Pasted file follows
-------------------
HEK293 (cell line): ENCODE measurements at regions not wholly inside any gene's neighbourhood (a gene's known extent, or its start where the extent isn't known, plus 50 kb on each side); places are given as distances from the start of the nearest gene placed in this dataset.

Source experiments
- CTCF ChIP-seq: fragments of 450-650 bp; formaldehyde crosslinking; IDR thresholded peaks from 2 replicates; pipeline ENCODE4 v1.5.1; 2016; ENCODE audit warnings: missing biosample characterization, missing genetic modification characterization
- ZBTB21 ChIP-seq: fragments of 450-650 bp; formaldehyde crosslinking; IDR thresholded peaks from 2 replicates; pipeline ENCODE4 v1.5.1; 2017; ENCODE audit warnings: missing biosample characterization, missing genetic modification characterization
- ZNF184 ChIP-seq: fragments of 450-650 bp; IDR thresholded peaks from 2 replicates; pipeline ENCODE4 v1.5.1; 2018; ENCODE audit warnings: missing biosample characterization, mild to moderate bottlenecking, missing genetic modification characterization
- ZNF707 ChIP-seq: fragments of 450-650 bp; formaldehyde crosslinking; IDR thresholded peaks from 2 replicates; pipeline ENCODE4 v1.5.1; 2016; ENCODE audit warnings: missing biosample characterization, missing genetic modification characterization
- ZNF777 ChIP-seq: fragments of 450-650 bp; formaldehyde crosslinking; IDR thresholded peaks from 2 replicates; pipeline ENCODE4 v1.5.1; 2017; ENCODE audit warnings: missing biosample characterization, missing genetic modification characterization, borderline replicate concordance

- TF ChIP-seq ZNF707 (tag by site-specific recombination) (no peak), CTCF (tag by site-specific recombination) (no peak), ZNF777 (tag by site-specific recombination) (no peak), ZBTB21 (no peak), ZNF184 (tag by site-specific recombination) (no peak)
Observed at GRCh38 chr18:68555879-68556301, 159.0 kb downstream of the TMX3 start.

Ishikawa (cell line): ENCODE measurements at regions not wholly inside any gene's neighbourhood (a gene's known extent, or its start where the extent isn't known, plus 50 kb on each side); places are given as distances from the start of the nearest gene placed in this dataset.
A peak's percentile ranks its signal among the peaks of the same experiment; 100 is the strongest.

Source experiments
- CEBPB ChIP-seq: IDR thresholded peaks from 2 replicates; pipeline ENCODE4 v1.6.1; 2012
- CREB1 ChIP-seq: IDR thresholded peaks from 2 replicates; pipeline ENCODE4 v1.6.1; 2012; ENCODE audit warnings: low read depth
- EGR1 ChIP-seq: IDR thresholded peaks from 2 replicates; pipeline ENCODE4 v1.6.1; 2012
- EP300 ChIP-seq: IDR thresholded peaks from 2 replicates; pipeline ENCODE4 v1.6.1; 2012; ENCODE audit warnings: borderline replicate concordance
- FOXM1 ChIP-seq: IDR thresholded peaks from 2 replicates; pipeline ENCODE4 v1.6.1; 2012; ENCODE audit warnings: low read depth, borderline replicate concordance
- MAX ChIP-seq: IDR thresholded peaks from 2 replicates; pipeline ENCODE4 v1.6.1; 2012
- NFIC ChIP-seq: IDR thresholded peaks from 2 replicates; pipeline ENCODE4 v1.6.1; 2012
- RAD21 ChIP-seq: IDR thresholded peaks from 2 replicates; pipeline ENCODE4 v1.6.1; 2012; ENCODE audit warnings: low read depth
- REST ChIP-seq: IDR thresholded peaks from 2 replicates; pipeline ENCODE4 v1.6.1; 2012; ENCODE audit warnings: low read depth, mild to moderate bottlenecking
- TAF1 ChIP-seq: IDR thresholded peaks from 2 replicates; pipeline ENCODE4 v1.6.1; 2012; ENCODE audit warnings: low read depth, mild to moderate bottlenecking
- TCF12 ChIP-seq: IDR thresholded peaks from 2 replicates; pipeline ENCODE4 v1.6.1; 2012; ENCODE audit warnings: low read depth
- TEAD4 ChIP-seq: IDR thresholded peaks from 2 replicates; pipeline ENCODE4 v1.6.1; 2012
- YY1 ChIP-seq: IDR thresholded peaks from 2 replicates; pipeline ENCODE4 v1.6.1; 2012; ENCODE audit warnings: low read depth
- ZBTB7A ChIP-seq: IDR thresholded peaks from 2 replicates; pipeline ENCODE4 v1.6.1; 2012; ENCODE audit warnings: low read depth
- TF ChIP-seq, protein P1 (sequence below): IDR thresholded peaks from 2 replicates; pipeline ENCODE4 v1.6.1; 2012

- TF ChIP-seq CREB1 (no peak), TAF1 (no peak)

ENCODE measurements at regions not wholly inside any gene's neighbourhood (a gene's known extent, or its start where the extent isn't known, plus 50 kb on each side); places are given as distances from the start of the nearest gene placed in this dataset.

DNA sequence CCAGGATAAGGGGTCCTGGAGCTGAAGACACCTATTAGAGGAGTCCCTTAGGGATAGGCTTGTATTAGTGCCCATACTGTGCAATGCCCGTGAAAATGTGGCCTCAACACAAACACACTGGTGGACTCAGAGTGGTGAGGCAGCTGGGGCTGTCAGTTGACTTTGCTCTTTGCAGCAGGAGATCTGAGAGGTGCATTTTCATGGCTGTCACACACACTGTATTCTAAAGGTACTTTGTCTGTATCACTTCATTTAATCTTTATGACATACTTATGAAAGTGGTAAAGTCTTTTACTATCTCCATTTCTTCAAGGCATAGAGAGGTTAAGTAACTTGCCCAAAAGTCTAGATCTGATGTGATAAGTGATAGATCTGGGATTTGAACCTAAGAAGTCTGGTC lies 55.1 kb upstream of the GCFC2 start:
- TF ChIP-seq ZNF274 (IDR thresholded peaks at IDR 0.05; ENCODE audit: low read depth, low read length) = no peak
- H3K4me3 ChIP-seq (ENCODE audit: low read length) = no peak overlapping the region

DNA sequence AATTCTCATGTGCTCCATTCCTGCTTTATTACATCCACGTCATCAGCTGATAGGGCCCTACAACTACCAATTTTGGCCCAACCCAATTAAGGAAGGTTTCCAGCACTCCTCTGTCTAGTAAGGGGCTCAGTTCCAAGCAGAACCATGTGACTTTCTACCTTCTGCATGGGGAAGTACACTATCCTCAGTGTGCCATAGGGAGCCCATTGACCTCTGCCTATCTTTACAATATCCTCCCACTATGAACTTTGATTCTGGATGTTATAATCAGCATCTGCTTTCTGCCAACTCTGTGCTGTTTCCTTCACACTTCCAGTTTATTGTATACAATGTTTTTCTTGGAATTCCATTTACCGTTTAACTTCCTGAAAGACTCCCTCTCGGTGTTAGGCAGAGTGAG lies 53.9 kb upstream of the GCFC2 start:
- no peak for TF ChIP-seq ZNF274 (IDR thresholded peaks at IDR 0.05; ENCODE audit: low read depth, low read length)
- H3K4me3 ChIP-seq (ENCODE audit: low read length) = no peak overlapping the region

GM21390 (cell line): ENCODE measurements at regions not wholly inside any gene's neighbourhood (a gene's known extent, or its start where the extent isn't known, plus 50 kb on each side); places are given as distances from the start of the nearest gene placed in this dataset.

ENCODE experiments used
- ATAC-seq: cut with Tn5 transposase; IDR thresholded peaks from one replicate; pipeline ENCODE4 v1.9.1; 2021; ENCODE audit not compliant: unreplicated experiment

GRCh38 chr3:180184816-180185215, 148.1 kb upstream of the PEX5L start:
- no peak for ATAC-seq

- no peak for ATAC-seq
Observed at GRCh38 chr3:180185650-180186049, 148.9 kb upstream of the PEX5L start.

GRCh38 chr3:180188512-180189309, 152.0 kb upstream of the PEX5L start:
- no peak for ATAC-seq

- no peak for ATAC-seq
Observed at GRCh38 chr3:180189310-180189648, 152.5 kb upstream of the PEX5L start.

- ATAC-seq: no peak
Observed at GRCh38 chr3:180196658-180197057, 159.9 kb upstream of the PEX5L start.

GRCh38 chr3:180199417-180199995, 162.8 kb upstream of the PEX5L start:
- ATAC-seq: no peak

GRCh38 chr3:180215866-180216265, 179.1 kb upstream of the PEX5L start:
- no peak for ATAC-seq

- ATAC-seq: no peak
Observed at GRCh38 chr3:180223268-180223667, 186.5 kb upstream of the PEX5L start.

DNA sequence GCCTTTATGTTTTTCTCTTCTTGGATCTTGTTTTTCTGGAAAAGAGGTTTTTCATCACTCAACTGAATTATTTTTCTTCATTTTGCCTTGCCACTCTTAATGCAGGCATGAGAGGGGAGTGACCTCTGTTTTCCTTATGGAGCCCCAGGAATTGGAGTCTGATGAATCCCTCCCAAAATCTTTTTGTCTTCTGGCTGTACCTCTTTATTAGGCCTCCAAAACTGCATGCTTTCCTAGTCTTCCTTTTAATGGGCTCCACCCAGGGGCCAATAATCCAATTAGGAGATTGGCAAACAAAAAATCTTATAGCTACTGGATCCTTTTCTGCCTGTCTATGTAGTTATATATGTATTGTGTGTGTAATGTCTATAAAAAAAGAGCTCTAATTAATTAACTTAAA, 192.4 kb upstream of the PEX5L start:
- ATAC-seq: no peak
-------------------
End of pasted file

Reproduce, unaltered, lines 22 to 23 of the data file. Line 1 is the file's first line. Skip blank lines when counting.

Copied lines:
- TAF1 ChIP-seq: IDR thresholded peaks from 2 replicates; pipeline ENCODE4 v1.6.1; 2012; ENCODE audit warnings: low read depth, mild to moderate bottlenecking
- TCF12 ChIP-seq: IDR thresholded peaks from 2 replicates; pipeline ENCODE4 v1.6.1; 2012; ENCODE audit warnings: low read depth